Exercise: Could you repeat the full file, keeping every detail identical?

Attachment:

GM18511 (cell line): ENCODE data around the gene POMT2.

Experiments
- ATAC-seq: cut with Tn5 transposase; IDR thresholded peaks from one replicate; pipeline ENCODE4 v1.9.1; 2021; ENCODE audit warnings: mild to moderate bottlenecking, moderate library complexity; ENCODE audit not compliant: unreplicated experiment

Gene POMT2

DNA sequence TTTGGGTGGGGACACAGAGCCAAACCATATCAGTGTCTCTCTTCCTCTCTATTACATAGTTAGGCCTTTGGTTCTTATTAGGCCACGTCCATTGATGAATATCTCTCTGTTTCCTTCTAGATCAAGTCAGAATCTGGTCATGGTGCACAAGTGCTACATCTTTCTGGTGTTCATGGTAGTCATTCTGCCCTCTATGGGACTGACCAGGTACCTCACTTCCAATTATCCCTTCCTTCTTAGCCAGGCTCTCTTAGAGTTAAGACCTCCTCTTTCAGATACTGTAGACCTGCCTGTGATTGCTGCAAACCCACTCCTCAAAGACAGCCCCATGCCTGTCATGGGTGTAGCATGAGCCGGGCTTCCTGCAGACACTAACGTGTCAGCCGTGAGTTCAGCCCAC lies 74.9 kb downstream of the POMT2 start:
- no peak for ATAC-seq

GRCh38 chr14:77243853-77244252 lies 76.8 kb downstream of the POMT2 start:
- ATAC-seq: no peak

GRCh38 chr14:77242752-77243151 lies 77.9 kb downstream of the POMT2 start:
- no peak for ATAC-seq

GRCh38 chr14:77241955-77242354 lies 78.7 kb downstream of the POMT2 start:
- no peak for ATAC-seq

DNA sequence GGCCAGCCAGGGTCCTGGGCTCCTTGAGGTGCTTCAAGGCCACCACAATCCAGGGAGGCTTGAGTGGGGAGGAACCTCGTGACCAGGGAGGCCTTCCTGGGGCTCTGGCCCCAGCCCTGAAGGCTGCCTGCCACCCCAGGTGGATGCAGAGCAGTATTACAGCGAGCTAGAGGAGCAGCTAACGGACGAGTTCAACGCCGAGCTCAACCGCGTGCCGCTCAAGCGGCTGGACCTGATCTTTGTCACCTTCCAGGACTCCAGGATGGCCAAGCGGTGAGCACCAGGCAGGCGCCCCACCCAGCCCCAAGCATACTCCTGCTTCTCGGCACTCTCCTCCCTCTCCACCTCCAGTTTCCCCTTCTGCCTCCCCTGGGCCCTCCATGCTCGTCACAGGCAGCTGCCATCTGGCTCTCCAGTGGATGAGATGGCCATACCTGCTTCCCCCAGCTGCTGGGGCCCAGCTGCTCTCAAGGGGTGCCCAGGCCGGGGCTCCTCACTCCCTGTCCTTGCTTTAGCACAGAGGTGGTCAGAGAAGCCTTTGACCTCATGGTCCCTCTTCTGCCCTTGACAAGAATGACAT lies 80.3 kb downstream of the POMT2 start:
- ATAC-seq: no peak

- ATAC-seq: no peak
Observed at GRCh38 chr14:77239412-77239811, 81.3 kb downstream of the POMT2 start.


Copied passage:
GM18511 (cell line): ENCODE data around the gene POMT2.

Experiments
- ATAC-seq: cut with Tn5 transposase; IDR thresholded peaks from one replicate; pipeline ENCODE4 v1.9.1; 2021; ENCODE audit warnings: mild to moderate bottlenecking, moderate library complexity; ENCODE audit not compliant: unreplicated experiment

Gene POMT2

DNA sequence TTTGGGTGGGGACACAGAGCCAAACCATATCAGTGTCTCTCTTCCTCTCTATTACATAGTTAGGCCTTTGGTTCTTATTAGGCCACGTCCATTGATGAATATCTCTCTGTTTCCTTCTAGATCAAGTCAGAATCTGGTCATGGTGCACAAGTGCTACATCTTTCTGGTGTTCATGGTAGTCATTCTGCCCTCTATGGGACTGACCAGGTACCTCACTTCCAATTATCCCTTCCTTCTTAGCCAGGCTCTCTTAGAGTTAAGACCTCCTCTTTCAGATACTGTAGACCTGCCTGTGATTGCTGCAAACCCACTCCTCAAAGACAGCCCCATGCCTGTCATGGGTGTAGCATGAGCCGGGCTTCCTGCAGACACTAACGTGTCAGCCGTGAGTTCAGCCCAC lies 74.9 kb downstream of the POMT2 start:
- no peak for ATAC-seq

GRCh38 chr14:77243853-77244252 lies 76.8 kb downstream of the POMT2 start:
- ATAC-seq: no peak

GRCh38 chr14:77242752-77243151 lies 77.9 kb downstream of the POMT2 start:
- no peak for ATAC-seq

GRCh38 chr14:77241955-77242354 lies 78.7 kb downstream of the POMT2 start:
- no peak for ATAC-seq

DNA sequence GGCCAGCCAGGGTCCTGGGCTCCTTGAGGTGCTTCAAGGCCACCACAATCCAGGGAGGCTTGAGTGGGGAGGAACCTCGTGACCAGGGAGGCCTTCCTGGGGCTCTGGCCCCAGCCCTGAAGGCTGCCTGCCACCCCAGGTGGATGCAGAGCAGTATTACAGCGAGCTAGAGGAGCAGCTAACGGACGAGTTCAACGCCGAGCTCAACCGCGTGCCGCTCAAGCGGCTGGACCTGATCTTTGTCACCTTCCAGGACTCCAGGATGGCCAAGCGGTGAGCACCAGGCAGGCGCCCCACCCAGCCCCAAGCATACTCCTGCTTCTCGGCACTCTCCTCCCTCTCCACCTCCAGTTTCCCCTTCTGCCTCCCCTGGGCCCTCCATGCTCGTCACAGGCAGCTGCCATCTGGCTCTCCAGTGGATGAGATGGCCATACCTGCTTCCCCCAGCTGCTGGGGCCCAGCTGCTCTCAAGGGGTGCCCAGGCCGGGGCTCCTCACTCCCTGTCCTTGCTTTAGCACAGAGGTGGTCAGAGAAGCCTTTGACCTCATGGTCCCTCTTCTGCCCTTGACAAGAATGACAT lies 80.3 kb downstream of the POMT2 start:
- ATAC-seq: no peak

- ATAC-seq: no peak
Observed at GRCh38 chr14:77239412-77239811, 81.3 kb downstream of the POMT2 start.